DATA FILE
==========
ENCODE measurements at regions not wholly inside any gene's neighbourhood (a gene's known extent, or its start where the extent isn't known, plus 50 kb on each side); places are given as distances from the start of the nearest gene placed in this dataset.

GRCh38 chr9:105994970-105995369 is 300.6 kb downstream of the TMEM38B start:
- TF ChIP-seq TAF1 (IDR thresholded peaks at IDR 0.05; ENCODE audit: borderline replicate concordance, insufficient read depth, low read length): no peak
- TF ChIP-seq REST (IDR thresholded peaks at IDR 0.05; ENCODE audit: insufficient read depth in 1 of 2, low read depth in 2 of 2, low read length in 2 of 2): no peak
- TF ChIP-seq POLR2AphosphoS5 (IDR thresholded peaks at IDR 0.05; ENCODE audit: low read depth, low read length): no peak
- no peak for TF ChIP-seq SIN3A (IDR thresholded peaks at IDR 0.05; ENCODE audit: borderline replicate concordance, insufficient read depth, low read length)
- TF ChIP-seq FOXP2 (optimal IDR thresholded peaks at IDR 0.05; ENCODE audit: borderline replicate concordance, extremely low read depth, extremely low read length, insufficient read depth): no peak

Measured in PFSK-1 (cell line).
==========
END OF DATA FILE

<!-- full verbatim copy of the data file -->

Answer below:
ENCODE measurements at regions not wholly inside any gene's neighbourhood (a gene's known extent, or its start where the extent isn't known, plus 50 kb on each side); places are given as distances from the start of the nearest gene placed in this dataset.

GRCh38 chr9:105994970-105995369 is 300.6 kb downstream of the TMEM38B start:
- TF ChIP-seq TAF1 (IDR thresholded peaks at IDR 0.05; ENCODE audit: borderline replicate concordance, insufficient read depth, low read length): no peak
- TF ChIP-seq REST (IDR thresholded peaks at IDR 0.05; ENCODE audit: insufficient read depth in 1 of 2, low read depth in 2 of 2, low read length in 2 of 2): no peak
- TF ChIP-seq POLR2AphosphoS5 (IDR thresholded peaks at IDR 0.05; ENCODE audit: low read depth, low read length): no peak
- no peak for TF ChIP-seq SIN3A (IDR thresholded peaks at IDR 0.05; ENCODE audit: borderline replicate concordance, insufficient read depth, low read length)
- TF ChIP-seq FOXP2 (optimal IDR thresholded peaks at IDR 0.05; ENCODE audit: borderline replicate concordance, extremely low read depth, extremely low read length, insufficient read depth): no peak

Measured in PFSK-1 (cell line).